In early March 2011 SHRA wrote to the CIC about the large increase in their administrative charges. We also asked for clarification on a number of points raised by our members. Click here to read the letter from SHRA. The CIC responded shortly afterwards and their letter does clarify some points we raised and contains information about costs and liabilities that residents may find useful. Click here to read the response from the CIC.
Authority to collect
Whenever SHRA representatives have expressed the opinion that the changes to the 1988 SW Agreement were unlawful, both the SHT and the EA have challenge them to “take us to court”. This has been done in the full knowledge that both organisations have far greater financial resources and far greater access to legal professionals. However, in 2014, having obtained the consent of its members, the SHRA sought the advice of counsel. The SHT, of course has no money to contest a legal action, other than the income from the rentcharge, so the costs of both parties in any legal action would ultimately be paid by residents.
That advice indicated that there are good grounds under which collection of the charge could be challenged. Consequently, the SHRA Chairman wrote to the Chairman of the Sovereign Harbour Trust, setting out the grounds for the challenge, and requesting that the trust should re-examine its authority to collect the charge in the light of the advice received. The initial response from the trust seems to suggest that the trustees consider this to be an issue for the Environment Agency and that they bear no responsibility. This was at variance with the advice we received, so it seemed, as anticipated, that no early resolution would be likely.
Meetings with Environment Agency
In September 2015, SHRA representatives, Rick Runalls and Ian Weeks were joined by Sovereign Ward County Councillor, David Elkin, on a trip to the House of Commons for a meeting with the Secretary of State for the Department of the Environment, Fisheries and Food (DEFRA), Liz Truss MP and Eastbourne’s MP, Caroline Ansell. This was a follow-up to a meeting that took place at Sovereign Harbour in March 2015. The Environment Agency reports upward through DEFRA.
The purpose of the meeting, which had been arranged by Mrs Ansell, was to discuss the injustice of the marina rentcharge and of the failure of the EA to respond to legal evidence provided to it, showing it had no authority to collect the charge. Ms Truss was sympathetic to the arguments presented and said that if, as seemed the case, the charge was cross-subsidising sea defences that protected other areas, residents had a valid case. She also said that the EA needs to explain how the rentcharge is spent and would help to arrange a further meeting with the relevant EA managers.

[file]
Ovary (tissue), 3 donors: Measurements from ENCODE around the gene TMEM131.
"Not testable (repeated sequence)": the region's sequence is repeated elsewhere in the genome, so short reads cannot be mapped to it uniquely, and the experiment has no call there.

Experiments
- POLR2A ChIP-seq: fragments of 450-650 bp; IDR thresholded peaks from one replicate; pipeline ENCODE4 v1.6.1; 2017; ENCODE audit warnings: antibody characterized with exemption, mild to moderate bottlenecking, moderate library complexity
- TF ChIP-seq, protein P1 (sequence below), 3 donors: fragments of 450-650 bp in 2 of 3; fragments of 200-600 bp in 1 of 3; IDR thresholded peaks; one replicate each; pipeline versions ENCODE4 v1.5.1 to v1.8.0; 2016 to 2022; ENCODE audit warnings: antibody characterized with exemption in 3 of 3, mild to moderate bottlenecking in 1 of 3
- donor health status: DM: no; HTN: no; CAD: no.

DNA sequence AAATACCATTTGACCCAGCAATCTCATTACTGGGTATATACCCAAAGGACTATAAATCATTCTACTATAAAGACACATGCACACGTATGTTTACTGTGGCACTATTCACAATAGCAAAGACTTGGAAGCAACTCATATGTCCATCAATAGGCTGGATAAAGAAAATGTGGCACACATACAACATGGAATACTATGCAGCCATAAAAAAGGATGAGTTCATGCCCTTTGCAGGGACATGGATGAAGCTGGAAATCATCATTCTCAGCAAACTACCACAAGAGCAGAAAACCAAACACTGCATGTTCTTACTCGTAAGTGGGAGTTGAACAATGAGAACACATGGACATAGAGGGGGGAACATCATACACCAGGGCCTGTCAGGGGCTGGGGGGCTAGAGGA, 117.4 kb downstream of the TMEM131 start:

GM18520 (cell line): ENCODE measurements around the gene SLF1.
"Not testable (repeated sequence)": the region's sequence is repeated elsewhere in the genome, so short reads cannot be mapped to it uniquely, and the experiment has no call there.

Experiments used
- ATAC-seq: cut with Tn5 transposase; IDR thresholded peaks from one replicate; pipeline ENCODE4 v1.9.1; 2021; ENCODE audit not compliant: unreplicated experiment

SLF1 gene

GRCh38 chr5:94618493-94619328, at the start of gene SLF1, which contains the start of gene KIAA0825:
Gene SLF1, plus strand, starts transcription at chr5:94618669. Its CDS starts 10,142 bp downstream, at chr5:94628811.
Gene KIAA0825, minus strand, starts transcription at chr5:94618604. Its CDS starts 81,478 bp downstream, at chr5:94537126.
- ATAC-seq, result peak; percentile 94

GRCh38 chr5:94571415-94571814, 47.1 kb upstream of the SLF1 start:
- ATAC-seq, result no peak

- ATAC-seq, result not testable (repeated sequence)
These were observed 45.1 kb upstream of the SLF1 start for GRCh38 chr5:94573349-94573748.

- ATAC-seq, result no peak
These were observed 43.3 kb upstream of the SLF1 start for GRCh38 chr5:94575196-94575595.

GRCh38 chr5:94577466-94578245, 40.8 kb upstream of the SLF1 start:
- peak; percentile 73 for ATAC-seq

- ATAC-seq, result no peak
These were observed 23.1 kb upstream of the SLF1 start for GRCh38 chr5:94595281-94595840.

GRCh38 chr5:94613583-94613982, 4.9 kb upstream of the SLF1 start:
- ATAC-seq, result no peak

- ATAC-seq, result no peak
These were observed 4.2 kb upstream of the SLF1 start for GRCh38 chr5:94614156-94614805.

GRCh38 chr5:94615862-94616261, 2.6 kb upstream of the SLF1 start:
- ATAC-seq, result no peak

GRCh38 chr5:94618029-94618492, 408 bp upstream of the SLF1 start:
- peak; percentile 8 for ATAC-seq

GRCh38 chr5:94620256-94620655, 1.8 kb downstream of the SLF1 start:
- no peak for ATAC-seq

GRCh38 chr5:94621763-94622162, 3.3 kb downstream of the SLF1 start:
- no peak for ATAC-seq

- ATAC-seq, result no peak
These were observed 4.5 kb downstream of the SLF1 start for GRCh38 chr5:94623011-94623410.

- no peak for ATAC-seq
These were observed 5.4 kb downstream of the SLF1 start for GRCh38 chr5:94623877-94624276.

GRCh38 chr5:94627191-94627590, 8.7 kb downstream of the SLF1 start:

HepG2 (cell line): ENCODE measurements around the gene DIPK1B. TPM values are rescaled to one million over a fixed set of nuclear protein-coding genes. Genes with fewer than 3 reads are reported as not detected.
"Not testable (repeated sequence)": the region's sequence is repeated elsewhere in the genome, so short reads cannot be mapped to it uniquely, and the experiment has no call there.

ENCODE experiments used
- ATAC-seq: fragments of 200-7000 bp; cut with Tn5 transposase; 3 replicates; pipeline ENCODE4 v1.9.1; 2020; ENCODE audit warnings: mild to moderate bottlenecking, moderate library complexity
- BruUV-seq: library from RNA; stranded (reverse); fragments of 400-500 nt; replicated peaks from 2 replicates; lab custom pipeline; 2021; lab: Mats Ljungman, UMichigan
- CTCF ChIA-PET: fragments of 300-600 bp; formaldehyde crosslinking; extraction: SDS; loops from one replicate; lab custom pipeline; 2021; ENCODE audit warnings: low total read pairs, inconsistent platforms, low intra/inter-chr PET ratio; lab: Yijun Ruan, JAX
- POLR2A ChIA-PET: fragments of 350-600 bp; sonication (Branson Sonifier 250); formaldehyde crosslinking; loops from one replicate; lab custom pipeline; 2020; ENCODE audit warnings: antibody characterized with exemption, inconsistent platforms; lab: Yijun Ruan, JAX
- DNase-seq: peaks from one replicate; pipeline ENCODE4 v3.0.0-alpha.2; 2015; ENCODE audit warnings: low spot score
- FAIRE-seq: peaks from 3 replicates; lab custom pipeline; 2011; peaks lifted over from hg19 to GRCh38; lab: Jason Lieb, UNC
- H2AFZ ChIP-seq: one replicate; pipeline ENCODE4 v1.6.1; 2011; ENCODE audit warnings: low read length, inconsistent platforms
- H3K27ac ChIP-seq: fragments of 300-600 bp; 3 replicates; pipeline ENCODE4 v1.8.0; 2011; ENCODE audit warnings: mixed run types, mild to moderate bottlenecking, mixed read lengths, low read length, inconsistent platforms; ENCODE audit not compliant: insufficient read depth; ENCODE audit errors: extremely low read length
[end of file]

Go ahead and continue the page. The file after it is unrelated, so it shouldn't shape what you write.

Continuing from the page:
That meeting, with the EA Area Manager, took place in December 2015 in Mrs Ansell’s constituency office. Unfortunately, the EA manager was clearly not interested in seeking a solution. His stance was very confrontational, and he openly challenged the SHRA to take legal action. Although a follow-up meeting was suggested, it was considered to be of little value and unlikely to change the situation. As a result of this intransigence, the SHRA took further advice of counsel. This advice totally reinforced that previously obtained.
In May 2016, MP Caroline Ansell again invited RR, IW and DE to a meeting in Westminster with the Deputy Head of the EA. This meeting was far more open, and the EA committed to obtain its own legal advice. Unsurprisingly, that advice was totally at variance with the advice we had received and the SHRA counsel’s view was that the conclusions drawn could not be substantiated. However, any further comment would require additional investigation with, inevitably, additional cost. Equally unsurprisingly, the SHT accepted the EA advice without question.
Paying the Charge
Although we think the charge is unfair, we have to urge you to make the payment as failure to do so could have very serious consequences indeed, but, as in previous years, we suggest you add the following statement:
“Please note that my payment is made under protest and that my sending it is not to be interpreted as confirmation of my satisfaction with or acceptance of the validity of the current invoice or its level. My payment is made without prejudice to any action taken, or assertions made by me or by others on my behalf, at any time.”
The SHRA committee did think that resolution of this issue would be impossible without resort to the courts. However, after further research it is now (July 2017) investigating a number of other options and we expect to make further announcements in due course.
In early September 2017, after more than a year's delay since their nomination, SHRA committee member, Cllr Penny di Cara, and former SHRA Chairman, Jan Weeks were formally appointed to the Board of the CIC.